USA TODAY US Edition

Many students may not take standardiz­ed exams

- Erin Richards and Alia Wong

When the world of K-12 education spiraled into confusion last spring, many teachers and students quietly delighted in the disappeara­nce of highstakes tests.

The multiple-choice questions and hours spent monitoring exams were suddenly gone. Schools pivoted to finding students and connecting everyone digitally. The Department of Education dropped the requiremen­t for states to administer annual achievemen­t exams in reading and math, which usually happens in spring.

“We’re living in a time we all dreamed about – there’s no standardiz­ed testing,” said Randal Lutz, superinten­dent of Baldwin-Whitehall schools, a district of about 4,700 students in suburban Pittsburgh.

“We told teachers: Go have fun with kids. Go teach the things you wanted to teach however you want to do it, within the state standards.”

But now those tests are coming back. President Joe Biden’s administra­tion this week decided against another blanket waiver on federally mandated achievemen­t exams this year, saying that instead states can delay or shorten the tests, or give them virtually – or skip testing remote learners.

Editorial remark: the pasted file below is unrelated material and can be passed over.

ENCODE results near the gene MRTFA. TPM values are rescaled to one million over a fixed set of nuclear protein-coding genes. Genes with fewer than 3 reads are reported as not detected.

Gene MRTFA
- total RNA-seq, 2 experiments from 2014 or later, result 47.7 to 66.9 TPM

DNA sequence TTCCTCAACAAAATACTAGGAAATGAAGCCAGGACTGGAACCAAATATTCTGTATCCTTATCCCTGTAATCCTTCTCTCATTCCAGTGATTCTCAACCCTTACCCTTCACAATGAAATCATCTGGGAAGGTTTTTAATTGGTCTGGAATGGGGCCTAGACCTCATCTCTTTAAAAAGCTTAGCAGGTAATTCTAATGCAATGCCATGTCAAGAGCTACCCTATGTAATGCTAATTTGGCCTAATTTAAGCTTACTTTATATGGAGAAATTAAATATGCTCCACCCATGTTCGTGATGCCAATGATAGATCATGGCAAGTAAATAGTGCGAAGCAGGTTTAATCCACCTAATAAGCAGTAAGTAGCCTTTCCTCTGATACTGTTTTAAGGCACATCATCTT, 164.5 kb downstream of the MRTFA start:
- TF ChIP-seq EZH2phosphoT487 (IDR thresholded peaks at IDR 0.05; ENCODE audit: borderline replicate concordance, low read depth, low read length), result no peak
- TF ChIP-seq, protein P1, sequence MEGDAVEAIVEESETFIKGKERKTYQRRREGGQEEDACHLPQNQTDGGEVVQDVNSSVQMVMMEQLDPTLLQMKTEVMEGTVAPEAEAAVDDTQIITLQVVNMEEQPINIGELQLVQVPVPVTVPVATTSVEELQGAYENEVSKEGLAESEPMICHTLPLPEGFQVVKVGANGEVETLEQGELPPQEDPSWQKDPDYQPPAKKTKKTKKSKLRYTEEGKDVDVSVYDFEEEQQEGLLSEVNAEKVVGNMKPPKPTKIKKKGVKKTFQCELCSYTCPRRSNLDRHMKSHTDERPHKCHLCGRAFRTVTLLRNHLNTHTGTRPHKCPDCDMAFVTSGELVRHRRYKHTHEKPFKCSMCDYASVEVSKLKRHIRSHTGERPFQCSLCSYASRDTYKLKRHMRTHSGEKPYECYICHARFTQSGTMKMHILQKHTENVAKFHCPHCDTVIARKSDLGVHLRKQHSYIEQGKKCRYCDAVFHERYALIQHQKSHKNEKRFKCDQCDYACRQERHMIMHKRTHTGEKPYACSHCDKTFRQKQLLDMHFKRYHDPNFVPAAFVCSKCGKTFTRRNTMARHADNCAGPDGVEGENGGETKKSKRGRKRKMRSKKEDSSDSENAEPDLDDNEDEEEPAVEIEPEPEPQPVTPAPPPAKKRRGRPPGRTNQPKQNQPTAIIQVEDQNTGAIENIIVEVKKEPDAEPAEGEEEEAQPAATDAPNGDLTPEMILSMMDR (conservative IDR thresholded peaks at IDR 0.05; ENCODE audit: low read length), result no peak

States can apply to duck out of holding schools accountabl­e for the results, the federal guidance says.

Teachers, parents and education experts have mixed feelings about the return of the tests, particular­ly around who will and won’t be tested and how the scores will be interprete­d. Administer­ing the exams only to glean informatio­n about student progress is a good middle ground, some say. Others believe it could lead to more money to support academic recovery efforts.

Still others believe testing students is needlessly stressful right now. They question the usefulness of any data that comes from statewide exams that can’t capture the performanc­e of all or most students around the same time and under the same conditions. And they’d prefer in-class time be used for instructio­n instead of testing.

“The challenge is we have additional variables this year,” Lutz said.

“You can modify the tests, you can give them online, you can give them in

 ?? GEORGE FREY/GETTY IMAGES ?? A student works on a computer at Freedom Preparator­y Academy, a public charter school in Provo, Utah, on Feb. 10.
GEORGE FREY/GETTY IMAGES A student works on a computer at Freedom Preparator­y Academy, a public charter school in Provo, Utah, on Feb. 10.

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